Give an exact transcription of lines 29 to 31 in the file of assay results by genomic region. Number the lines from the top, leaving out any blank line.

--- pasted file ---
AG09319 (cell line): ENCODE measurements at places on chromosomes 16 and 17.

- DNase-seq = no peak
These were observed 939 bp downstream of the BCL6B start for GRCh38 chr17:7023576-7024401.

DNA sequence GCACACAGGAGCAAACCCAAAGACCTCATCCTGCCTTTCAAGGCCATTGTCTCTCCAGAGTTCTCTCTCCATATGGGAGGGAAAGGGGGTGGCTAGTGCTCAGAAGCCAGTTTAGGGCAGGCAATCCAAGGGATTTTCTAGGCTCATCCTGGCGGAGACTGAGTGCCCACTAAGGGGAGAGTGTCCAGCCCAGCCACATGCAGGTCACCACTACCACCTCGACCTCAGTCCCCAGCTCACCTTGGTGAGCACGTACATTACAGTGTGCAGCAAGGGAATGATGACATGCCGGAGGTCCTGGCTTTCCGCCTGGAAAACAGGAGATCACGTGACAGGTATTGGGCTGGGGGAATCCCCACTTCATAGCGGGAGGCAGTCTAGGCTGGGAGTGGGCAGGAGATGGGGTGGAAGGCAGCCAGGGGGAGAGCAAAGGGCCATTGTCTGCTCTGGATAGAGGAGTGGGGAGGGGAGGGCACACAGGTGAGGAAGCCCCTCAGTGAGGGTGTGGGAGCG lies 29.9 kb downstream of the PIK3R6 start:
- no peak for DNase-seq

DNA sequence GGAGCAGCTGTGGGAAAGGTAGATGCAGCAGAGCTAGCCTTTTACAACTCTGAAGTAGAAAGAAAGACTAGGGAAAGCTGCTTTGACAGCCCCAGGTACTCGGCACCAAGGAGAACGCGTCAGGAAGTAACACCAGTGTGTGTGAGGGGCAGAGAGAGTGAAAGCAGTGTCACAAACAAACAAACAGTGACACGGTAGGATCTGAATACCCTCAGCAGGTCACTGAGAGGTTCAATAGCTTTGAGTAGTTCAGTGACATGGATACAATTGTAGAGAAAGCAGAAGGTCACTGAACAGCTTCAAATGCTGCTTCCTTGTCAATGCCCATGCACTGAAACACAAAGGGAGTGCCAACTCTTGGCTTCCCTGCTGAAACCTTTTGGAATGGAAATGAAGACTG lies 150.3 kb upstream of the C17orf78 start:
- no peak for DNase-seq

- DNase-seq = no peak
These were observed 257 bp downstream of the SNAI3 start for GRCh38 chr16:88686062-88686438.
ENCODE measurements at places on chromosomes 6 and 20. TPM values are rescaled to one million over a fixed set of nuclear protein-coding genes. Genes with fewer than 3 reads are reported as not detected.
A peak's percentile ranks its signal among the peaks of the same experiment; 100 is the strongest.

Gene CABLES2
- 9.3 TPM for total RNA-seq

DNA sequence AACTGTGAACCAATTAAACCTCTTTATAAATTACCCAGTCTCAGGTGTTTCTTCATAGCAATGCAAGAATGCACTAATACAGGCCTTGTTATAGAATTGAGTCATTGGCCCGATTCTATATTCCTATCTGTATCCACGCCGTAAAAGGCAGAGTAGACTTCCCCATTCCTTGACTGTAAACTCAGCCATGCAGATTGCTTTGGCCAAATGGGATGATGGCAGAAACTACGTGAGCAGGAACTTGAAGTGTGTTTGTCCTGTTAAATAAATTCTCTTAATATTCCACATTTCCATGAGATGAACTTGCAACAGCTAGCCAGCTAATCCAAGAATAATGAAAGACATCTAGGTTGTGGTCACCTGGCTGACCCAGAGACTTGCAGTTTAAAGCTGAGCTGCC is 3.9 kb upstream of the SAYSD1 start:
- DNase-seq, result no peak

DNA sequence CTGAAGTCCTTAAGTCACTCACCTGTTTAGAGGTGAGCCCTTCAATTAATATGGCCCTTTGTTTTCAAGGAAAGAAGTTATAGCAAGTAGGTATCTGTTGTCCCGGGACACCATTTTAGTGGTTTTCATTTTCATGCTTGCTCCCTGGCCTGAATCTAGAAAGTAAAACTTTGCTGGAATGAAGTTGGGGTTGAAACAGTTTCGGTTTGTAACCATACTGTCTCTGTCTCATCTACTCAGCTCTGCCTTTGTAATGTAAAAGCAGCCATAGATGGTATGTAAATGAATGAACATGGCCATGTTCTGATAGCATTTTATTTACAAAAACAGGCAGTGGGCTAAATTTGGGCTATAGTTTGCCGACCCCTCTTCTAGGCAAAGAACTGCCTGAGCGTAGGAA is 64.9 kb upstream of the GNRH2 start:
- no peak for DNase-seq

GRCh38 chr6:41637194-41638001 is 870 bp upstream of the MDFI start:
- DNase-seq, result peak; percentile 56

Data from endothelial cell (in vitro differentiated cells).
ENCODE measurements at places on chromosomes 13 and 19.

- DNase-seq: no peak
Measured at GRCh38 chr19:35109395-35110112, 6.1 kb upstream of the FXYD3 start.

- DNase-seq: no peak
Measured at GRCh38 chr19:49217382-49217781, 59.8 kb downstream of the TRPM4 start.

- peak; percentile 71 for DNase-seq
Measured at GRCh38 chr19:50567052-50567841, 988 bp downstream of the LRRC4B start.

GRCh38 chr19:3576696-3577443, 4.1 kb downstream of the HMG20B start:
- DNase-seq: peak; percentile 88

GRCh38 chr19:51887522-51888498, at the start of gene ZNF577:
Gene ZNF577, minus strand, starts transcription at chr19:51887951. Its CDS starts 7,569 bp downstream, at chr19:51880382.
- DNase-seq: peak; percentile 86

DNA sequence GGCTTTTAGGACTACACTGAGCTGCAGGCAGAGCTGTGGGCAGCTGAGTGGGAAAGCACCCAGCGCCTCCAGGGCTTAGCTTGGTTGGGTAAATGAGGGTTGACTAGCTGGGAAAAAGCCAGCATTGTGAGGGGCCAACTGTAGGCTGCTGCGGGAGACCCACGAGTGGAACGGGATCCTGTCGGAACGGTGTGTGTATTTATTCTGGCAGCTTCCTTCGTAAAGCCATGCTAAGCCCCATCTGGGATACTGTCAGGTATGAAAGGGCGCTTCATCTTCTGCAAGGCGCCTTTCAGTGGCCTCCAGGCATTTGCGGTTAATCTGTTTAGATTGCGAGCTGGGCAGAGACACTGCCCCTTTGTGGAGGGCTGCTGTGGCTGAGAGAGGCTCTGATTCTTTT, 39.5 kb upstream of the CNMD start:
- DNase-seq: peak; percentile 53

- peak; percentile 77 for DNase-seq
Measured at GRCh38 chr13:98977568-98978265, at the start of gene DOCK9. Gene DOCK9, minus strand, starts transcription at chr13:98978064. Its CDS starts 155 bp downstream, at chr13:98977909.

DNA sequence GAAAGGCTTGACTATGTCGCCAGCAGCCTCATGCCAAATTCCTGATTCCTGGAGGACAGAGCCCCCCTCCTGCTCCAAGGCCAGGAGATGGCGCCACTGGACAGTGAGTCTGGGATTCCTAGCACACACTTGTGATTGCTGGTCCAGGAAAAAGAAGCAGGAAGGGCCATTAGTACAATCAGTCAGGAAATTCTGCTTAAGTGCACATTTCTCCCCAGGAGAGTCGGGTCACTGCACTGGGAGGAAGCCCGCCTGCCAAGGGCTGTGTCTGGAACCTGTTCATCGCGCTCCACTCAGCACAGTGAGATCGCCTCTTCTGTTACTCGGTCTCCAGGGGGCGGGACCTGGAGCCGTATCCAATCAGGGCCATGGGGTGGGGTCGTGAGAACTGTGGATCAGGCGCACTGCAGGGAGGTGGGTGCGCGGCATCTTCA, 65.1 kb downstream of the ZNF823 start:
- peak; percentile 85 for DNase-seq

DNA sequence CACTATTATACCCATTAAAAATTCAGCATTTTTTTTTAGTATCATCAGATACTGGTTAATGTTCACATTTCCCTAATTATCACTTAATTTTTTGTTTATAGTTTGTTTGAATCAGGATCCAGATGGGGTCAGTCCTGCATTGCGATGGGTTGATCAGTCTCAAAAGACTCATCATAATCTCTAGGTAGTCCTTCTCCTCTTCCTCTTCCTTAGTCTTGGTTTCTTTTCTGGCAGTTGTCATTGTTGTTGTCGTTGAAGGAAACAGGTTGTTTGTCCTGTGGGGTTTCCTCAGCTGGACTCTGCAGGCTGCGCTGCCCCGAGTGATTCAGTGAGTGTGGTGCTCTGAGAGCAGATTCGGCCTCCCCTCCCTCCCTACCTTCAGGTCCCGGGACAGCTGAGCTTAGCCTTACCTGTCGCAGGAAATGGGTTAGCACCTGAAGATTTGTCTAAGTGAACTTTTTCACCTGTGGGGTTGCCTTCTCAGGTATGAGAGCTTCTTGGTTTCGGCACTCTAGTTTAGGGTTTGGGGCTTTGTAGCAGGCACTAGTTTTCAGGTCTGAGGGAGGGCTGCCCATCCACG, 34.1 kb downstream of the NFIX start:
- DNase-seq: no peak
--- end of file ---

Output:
- DNase-seq: peak; percentile 88

GRCh38 chr19:51887522-51888498, at the start of gene ZNF577:
Gene ZNF577, minus strand, starts transcription at chr19:51887951. Its CDS starts 7,569 bp downstream, at chr19:51880382.